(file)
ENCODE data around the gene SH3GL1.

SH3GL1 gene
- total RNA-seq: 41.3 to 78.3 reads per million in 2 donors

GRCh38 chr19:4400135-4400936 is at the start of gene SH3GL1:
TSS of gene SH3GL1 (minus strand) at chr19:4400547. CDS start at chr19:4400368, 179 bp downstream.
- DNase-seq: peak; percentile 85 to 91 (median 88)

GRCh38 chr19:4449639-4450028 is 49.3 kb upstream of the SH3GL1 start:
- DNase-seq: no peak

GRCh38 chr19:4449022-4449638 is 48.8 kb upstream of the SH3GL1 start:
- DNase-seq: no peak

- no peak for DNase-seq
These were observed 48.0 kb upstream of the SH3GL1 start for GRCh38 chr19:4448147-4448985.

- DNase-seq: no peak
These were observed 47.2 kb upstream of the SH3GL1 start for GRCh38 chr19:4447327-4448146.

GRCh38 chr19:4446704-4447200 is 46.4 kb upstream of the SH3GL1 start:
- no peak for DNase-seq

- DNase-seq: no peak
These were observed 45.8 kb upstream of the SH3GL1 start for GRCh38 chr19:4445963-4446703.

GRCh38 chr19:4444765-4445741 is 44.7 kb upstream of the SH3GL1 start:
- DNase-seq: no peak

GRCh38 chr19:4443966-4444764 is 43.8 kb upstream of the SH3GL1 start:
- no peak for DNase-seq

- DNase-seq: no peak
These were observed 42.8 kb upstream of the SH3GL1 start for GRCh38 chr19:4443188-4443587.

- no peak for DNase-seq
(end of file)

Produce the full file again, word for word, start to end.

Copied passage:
ENCODE data around the gene SH3GL1.

SH3GL1 gene
- total RNA-seq: 41.3 to 78.3 reads per million in 2 donors

GRCh38 chr19:4400135-4400936 is at the start of gene SH3GL1:
TSS of gene SH3GL1 (minus strand) at chr19:4400547. CDS start at chr19:4400368, 179 bp downstream.
- DNase-seq: peak; percentile 85 to 91 (median 88)

GRCh38 chr19:4449639-4450028 is 49.3 kb upstream of the SH3GL1 start:
- DNase-seq: no peak

GRCh38 chr19:4449022-4449638 is 48.8 kb upstream of the SH3GL1 start:
- DNase-seq: no peak

- no peak for DNase-seq
These were observed 48.0 kb upstream of the SH3GL1 start for GRCh38 chr19:4448147-4448985.

- DNase-seq: no peak
These were observed 47.2 kb upstream of the SH3GL1 start for GRCh38 chr19:4447327-4448146.

GRCh38 chr19:4446704-4447200 is 46.4 kb upstream of the SH3GL1 start:
- no peak for DNase-seq

- DNase-seq: no peak
These were observed 45.8 kb upstream of the SH3GL1 start for GRCh38 chr19:4445963-4446703.

GRCh38 chr19:4444765-4445741 is 44.7 kb upstream of the SH3GL1 start:
- DNase-seq: no peak

GRCh38 chr19:4443966-4444764 is 43.8 kb upstream of the SH3GL1 start:
- no peak for DNase-seq

- DNase-seq: no peak
These were observed 42.8 kb upstream of the SH3GL1 start for GRCh38 chr19:4443188-4443587.

- no peak for DNase-seq